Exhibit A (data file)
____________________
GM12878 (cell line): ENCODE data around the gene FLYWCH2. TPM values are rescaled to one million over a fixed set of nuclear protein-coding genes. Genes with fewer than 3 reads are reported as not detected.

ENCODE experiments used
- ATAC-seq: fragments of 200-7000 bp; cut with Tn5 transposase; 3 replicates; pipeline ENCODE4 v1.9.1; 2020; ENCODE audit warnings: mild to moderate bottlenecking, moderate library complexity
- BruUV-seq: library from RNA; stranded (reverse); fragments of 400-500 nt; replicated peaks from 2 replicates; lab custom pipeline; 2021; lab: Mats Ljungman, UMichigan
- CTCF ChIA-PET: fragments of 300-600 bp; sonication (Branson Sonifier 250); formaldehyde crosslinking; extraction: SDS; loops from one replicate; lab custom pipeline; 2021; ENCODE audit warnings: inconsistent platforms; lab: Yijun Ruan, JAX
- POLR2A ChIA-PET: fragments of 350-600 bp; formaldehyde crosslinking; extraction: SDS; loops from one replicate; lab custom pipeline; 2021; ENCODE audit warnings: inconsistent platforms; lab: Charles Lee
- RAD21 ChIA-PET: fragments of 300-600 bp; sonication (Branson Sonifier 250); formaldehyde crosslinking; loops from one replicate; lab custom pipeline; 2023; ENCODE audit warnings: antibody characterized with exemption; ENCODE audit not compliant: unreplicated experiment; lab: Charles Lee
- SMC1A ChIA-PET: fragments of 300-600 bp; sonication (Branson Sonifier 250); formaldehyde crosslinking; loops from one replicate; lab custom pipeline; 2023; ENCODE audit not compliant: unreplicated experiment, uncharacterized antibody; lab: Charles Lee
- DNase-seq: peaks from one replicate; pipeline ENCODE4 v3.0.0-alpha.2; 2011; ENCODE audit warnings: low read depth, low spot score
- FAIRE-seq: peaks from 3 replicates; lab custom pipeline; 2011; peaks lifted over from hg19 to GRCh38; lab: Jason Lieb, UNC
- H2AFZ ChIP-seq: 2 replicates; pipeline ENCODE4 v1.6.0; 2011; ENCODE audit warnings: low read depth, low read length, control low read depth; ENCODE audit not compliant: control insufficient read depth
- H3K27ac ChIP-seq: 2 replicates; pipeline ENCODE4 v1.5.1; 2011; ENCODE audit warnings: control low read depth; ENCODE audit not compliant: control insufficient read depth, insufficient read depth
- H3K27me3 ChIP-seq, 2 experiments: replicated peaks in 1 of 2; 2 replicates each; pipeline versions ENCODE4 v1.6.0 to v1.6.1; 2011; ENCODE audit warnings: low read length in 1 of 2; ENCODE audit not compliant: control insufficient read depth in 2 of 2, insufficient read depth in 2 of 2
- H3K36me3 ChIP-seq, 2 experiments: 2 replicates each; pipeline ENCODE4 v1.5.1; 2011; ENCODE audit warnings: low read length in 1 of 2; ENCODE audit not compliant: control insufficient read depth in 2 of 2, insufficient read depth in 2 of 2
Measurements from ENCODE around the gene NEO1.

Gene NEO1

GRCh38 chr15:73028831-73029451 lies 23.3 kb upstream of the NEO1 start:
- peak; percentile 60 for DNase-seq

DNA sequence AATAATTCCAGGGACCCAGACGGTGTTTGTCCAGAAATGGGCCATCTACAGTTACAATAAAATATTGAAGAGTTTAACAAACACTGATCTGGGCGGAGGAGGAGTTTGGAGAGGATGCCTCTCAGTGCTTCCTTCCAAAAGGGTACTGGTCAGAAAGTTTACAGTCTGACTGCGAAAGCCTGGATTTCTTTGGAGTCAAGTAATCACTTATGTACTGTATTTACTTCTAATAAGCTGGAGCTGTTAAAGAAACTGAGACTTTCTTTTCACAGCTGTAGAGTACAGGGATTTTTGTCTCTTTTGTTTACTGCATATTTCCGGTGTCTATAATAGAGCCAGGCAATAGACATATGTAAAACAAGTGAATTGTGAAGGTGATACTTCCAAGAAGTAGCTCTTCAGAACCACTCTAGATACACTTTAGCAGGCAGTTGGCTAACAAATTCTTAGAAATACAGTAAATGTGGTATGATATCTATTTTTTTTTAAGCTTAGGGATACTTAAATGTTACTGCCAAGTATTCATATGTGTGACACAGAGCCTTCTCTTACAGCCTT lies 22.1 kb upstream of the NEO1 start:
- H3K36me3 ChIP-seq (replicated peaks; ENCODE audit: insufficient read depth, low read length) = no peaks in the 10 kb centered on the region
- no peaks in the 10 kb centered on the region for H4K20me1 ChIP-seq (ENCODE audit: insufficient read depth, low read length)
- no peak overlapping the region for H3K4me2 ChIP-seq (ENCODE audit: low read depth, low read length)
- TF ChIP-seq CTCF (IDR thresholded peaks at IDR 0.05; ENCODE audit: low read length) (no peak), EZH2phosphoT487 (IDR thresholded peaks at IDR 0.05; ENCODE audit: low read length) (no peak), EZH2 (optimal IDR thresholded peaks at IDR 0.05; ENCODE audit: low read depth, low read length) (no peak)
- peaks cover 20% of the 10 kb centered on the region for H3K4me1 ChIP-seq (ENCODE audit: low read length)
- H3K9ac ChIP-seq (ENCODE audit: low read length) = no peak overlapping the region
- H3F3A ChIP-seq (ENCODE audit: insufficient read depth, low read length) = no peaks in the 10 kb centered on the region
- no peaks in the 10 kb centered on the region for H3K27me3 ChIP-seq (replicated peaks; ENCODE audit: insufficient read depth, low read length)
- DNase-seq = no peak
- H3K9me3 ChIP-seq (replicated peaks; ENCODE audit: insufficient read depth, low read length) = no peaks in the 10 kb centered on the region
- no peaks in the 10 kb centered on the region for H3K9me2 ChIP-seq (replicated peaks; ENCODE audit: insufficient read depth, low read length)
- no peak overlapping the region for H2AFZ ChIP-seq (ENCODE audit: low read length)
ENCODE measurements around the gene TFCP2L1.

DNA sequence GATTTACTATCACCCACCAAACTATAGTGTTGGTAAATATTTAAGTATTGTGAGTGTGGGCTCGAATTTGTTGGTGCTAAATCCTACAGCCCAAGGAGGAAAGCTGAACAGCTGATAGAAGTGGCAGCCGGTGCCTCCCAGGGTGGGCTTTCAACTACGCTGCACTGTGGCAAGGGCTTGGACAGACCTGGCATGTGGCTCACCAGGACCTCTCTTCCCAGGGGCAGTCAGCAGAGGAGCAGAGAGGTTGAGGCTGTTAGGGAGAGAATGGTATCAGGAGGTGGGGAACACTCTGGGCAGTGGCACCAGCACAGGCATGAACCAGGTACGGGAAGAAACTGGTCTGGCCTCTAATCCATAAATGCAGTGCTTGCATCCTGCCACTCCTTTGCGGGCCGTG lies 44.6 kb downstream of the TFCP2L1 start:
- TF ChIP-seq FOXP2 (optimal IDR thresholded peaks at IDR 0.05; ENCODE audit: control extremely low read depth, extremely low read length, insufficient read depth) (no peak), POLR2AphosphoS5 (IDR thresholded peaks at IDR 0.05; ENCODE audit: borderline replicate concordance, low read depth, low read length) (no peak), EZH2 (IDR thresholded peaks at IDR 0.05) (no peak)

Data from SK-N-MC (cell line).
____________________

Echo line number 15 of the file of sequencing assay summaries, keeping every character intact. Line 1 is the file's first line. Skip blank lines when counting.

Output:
Measurements from ENCODE around the gene NEO1.